Gitta's Literary Escapades

Just another reader taking on (modern) classics, best-sellers, award-winners, non-fiction, and (guilty pleasure) chicklit armed with common sense, a brain and feminism.

Harry Potter and the Deathly Hallows by J. K. Rowling

Harry Potter and the Deathly Hallows - J.K. Rowling

I cannot for the life of me write a decent review of any of the Harry Potter books. I grew up with them and that makes them a large part of my late childhood and years as a teenager.  I reread many of them in anticipation of the publication of the new books. But I have only read The Deathly Hallows twice, in 2007 and, as part of my Harry Potter marathon, in 2014. I started this marathon in November after Litchick came up with the wonderful idea and read them back to back, leaving no time for writing reviews. Since the last one is still fresh in my memory, I'm going to start with The Deathly Hallows.


As the final part of the Harry Potter series, Harry Potter and the Deathly Hallows concludes a series which lasted for 10 years, and which was a part of my life for -- I reckon -- 8 years and, including the movies, in total at least 10. But writing about books that are that big a part of me as a reader, as a person, which has had such a big influence on whom I am, is neigh impossible.


All I can and will comment on is that my favourite part of this book -- if not of the entire series -- is Chapter 33: The Prince's Tale. Anyone who has read The Deathly Hallows will know exactly what I mean. The surprise was no less for reading it for the second time, but I experienced such strong emotions of sadness and regret on Harry's behalf, but also love. I normally do not identify with the characters on an emotional level, but I did with The Deathly Hallows. If that is not enough of a recommendation, I do not know what is. It was one of the strongest emotional sensations I have ever had whilst reading a book.


That being said, The Deathly Hallows became less character driven and more cliché and predictable. It lost much of its quirkiness, which had been one of its main strenghts and characteristics. I recognise that my valuation of this book stems largely from nostalgia.As the highly anticipated end to the series,  I would gladly give it 5 stars, but rationally speaking it just is not worth that. On its own it is disjointed and riddled with minor characters. And perhaps even more disappointingly, the climax is predictable and swift. If this was not enough, the Epilogue, even with all my nostalgic feelings, comes as an smoothly delivered insult to the legacy. It is indulgent to the reader, telling him/her exactly what it wants to hear. It is something even a writer with no linguistic skill could produce and something I would not have expected from J. K. Just as she tied up any loose ends in the book, the epilogue was just too much. Perhaps it was her way of ensuring there will be no sequel (which I applaud her for). But it was just too sweet, like a sugar crash and like something you would find in chick-lit.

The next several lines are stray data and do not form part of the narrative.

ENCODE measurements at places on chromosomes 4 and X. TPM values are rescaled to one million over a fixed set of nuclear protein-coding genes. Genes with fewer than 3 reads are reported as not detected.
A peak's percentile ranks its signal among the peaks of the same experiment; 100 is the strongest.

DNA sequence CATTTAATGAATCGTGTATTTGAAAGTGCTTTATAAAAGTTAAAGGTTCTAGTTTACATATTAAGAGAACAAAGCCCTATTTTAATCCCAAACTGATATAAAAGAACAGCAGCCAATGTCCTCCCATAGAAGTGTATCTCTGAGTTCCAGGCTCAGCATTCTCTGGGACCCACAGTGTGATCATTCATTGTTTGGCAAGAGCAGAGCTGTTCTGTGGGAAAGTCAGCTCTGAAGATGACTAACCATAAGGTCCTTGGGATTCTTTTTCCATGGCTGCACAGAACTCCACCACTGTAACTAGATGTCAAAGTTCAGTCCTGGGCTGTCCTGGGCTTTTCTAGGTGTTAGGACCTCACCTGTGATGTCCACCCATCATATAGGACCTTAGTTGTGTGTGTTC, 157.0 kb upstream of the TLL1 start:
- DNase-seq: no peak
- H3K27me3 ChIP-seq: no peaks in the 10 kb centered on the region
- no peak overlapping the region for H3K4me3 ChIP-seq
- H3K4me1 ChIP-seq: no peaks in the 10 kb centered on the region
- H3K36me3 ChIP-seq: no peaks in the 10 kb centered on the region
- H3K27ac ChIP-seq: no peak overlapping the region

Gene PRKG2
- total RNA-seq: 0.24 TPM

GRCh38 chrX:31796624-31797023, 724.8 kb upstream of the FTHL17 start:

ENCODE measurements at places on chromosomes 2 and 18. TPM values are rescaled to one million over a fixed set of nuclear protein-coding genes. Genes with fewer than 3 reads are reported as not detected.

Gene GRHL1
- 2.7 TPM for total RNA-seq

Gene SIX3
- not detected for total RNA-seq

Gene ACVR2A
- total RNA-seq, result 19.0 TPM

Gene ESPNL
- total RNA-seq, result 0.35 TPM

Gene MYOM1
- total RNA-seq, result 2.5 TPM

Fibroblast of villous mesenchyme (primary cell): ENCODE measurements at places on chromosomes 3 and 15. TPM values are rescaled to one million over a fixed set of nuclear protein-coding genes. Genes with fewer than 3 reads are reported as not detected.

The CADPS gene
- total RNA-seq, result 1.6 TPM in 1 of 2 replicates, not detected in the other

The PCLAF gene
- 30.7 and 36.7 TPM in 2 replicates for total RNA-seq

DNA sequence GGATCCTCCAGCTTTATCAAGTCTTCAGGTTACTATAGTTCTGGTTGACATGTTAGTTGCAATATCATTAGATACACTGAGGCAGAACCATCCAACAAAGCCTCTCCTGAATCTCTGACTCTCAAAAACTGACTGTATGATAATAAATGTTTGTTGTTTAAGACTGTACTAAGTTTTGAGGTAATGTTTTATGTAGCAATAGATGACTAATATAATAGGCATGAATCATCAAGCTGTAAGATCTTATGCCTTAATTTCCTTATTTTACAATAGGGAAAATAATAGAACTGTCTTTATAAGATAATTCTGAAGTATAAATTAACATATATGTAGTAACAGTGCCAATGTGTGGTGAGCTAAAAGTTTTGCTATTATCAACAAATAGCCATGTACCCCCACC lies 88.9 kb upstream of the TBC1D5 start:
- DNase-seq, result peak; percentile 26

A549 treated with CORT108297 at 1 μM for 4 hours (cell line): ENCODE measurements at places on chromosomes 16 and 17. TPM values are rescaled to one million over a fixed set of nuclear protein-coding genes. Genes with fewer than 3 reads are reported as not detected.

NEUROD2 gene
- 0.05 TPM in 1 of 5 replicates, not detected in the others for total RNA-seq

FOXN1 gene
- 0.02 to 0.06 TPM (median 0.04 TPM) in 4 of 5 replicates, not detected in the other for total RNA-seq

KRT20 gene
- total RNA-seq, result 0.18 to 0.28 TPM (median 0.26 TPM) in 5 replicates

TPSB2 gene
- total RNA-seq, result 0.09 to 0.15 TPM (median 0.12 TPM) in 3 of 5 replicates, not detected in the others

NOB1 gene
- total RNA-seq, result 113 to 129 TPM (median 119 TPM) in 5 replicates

(show spoiler)


All in all, 4.5 for nostalgia, 3 rationally speaking, but 4 overall (and that is too high, but I cannot bear giving it any less).



Description & Where to Buy


First published:

21 July 2007

Original title:

Harry Potter and the Deathly Hallows


J. K. Rowling


Hardcover (Bloomsbury, 2007)




5 - 25 February 2014

July 2007


0747591059, 9780747591054



Official website


Amazon USA
Abebooks USA
Book Depository USA

Amazon UK / Amazon Germany
Abebooks UK
Book Depository UK


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